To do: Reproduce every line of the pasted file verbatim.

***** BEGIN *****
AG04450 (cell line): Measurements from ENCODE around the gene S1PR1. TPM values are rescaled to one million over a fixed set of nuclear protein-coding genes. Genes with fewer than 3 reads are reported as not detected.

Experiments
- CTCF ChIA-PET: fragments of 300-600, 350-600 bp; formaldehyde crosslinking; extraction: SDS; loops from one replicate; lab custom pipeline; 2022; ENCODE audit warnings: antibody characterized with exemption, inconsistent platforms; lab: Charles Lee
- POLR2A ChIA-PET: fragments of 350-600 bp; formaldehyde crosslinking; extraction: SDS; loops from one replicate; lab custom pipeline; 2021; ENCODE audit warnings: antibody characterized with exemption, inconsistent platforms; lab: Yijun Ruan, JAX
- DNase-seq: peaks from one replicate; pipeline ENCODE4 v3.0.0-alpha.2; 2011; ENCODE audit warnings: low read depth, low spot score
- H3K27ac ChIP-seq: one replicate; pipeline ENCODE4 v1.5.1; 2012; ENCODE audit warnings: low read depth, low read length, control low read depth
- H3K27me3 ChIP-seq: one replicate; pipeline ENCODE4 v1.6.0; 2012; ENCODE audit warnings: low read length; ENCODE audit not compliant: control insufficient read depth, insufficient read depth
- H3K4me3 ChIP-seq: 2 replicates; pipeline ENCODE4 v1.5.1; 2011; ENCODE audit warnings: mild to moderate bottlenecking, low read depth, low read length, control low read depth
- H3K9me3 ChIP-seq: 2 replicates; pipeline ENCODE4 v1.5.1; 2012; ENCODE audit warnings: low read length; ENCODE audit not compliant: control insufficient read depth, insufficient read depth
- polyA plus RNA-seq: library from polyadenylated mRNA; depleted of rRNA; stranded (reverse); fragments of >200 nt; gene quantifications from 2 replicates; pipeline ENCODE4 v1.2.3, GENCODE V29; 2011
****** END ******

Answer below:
AG04450 (cell line): Measurements from ENCODE around the gene S1PR1. TPM values are rescaled to one million over a fixed set of nuclear protein-coding genes. Genes with fewer than 3 reads are reported as not detected.

Experiments
- CTCF ChIA-PET: fragments of 300-600, 350-600 bp; formaldehyde crosslinking; extraction: SDS; loops from one replicate; lab custom pipeline; 2022; ENCODE audit warnings: antibody characterized with exemption, inconsistent platforms; lab: Charles Lee
- POLR2A ChIA-PET: fragments of 350-600 bp; formaldehyde crosslinking; extraction: SDS; loops from one replicate; lab custom pipeline; 2021; ENCODE audit warnings: antibody characterized with exemption, inconsistent platforms; lab: Yijun Ruan, JAX
- DNase-seq: peaks from one replicate; pipeline ENCODE4 v3.0.0-alpha.2; 2011; ENCODE audit warnings: low read depth, low spot score
- H3K27ac ChIP-seq: one replicate; pipeline ENCODE4 v1.5.1; 2012; ENCODE audit warnings: low read depth, low read length, control low read depth
- H3K27me3 ChIP-seq: one replicate; pipeline ENCODE4 v1.6.0; 2012; ENCODE audit warnings: low read length; ENCODE audit not compliant: control insufficient read depth, insufficient read depth
- H3K4me3 ChIP-seq: 2 replicates; pipeline ENCODE4 v1.5.1; 2011; ENCODE audit warnings: mild to moderate bottlenecking, low read depth, low read length, control low read depth
- H3K9me3 ChIP-seq: 2 replicates; pipeline ENCODE4 v1.5.1; 2012; ENCODE audit warnings: low read length; ENCODE audit not compliant: control insufficient read depth, insufficient read depth
- polyA plus RNA-seq: library from polyadenylated mRNA; depleted of rRNA; stranded (reverse); fragments of >200 nt; gene quantifications from 2 replicates; pipeline ENCODE4 v1.2.3, GENCODE V29; 2011